Landlocked peninsula between the Adriatic and Ionian seas, Salento is the land of Puglia's southernmost tip. Lecce, which is the provincial capital, stands out not only from the rest of the region but also from the same Salento for its intellectual detachment and its aristocratic gentility. Baroque capital of Puglia, is called the "Florence of the Baroque," you had a long life in the late sixteenth century and early eighteenth century and dressed churches and palaces and sumptuous whimsical ornaments without altering the existing structures such as the Renaissance and even Romanesque in the Basilica of Santa Croce, in the adjoining Government Palace (the former Celestine Convent), in the Church of Saints Nicoḷ and Cataldo. The city has other monuments and signs of more ancient nobility: a messapico Hypogeum of the third century BC in the basement of the palace garden Palmieri, Roman Amphitheatre in St. Oronzo Square, remains of Port Adriano on the beautiful beach of San Cataldo, doors and sixteenth-century palaces.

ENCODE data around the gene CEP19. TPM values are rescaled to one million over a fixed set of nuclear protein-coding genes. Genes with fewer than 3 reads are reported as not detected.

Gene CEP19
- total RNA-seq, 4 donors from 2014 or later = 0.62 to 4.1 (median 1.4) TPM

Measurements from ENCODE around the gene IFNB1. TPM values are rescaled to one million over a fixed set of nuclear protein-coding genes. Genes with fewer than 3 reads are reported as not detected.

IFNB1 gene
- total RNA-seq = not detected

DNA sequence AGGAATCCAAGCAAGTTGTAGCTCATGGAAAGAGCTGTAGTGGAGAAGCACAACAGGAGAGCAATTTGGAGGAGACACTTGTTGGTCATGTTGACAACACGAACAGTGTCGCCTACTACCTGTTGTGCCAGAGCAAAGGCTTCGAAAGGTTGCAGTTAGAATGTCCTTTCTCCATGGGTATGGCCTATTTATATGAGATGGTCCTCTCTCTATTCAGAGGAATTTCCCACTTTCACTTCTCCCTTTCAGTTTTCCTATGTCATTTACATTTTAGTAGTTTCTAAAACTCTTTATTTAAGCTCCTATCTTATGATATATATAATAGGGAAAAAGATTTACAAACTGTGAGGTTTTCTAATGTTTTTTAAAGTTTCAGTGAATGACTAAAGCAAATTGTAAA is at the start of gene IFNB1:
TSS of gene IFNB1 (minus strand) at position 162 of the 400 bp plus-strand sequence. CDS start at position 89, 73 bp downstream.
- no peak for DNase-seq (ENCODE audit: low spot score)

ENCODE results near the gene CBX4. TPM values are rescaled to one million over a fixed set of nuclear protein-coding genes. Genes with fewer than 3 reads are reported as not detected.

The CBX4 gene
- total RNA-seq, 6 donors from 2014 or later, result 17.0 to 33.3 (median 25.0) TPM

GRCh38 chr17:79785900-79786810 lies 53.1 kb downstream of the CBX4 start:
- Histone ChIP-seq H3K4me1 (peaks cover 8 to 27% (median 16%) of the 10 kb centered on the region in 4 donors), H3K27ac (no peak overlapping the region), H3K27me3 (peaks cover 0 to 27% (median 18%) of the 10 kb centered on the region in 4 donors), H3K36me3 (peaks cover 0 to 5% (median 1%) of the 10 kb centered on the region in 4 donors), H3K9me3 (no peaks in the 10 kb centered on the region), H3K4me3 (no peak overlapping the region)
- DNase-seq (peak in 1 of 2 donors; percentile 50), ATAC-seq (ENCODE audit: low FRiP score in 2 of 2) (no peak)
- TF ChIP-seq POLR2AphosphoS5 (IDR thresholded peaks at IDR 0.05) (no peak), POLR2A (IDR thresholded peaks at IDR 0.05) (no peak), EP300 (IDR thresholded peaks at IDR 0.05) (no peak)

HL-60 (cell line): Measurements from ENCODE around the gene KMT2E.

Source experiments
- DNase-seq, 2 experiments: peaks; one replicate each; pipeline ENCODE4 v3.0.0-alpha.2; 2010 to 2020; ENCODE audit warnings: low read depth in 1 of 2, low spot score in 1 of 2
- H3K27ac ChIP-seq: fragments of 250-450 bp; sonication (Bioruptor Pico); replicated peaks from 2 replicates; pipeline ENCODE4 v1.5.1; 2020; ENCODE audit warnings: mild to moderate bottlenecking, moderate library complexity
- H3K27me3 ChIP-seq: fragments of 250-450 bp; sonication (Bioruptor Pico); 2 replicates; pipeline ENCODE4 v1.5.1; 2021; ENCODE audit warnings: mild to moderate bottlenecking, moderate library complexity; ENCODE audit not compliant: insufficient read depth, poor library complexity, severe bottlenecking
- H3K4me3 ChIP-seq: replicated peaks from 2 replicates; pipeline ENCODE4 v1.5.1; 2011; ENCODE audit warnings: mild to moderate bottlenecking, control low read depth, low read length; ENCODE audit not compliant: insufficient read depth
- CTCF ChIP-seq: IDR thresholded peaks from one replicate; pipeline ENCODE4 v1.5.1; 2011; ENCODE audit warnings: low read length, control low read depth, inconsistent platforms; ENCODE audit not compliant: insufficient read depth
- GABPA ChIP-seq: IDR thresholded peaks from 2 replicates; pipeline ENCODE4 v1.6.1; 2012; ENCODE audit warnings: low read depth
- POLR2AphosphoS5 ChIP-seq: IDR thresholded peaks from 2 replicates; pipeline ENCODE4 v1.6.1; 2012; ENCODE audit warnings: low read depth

To know Salento is necessary to cover two routes starting from Lecce: the one along the "blue Coast Salento" towards Otranto which continues after the Cape, where the Adriatic ends and merges with the Ionian, till Leuca, the 'other along the "Riviera nirentina" on the Ionian coast up to Gallipoli to Nardo. The centrality of the TENUTA VETTI offers tourists a wide range of itineraries.
The Salento, which in the tripartite division of the Angevin-Aragonese Puglia assumed the name of Otranto, it will be described as follows in its entirety before between picturesque landscapes of the coastal stretches and then conclude with the internal ones from the sidewalls. The Salento peninsula boasts two coasts, the eastern one along the Adriatic coast and to the west along the Ionian coast. The gorges, creeks, the cliffs, give way to endless beaches, ideal for lovers of peaceful holiday.